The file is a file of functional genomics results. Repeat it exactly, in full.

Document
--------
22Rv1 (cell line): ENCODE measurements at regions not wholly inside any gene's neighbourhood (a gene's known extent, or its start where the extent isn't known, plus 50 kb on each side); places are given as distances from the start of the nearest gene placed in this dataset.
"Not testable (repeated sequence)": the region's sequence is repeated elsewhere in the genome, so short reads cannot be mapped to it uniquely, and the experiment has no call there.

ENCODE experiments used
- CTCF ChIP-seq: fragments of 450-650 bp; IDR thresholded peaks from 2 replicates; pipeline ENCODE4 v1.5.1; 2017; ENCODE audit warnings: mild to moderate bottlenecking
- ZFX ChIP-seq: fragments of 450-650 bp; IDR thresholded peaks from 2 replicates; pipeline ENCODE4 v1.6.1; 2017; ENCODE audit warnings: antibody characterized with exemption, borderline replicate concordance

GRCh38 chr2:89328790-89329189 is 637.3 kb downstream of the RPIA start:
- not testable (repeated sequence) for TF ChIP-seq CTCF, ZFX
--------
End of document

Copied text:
22Rv1 (cell line): ENCODE measurements at regions not wholly inside any gene's neighbourhood (a gene's known extent, or its start where the extent isn't known, plus 50 kb on each side); places are given as distances from the start of the nearest gene placed in this dataset.
"Not testable (repeated sequence)": the region's sequence is repeated elsewhere in the genome, so short reads cannot be mapped to it uniquely, and the experiment has no call there.

ENCODE experiments used
- CTCF ChIP-seq: fragments of 450-650 bp; IDR thresholded peaks from 2 replicates; pipeline ENCODE4 v1.5.1; 2017; ENCODE audit warnings: mild to moderate bottlenecking
- ZFX ChIP-seq: fragments of 450-650 bp; IDR thresholded peaks from 2 replicates; pipeline ENCODE4 v1.6.1; 2017; ENCODE audit warnings: antibody characterized with exemption, borderline replicate concordance

GRCh38 chr2:89328790-89329189 is 637.3 kb downstream of the RPIA start:
- not testable (repeated sequence) for TF ChIP-seq CTCF, ZFX